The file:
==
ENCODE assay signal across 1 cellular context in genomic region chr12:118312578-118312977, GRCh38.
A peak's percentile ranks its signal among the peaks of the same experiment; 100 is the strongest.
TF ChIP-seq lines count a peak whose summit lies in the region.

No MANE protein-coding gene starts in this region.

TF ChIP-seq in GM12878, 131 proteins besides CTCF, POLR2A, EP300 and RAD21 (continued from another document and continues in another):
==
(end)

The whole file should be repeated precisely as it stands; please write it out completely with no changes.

ENCODE assay signal across 1 cellular context in genomic region chr12:118312578-118312977, GRCh38.
A peak's percentile ranks its signal among the peaks of the same experiment; 100 is the strongest.
TF ChIP-seq lines count a peak whose summit lies in the region.

No MANE protein-coding gene starts in this region.

TF ChIP-seq in GM12878, 131 proteins besides CTCF, POLR2A, EP300 and RAD21 (continued from another document and continues in another):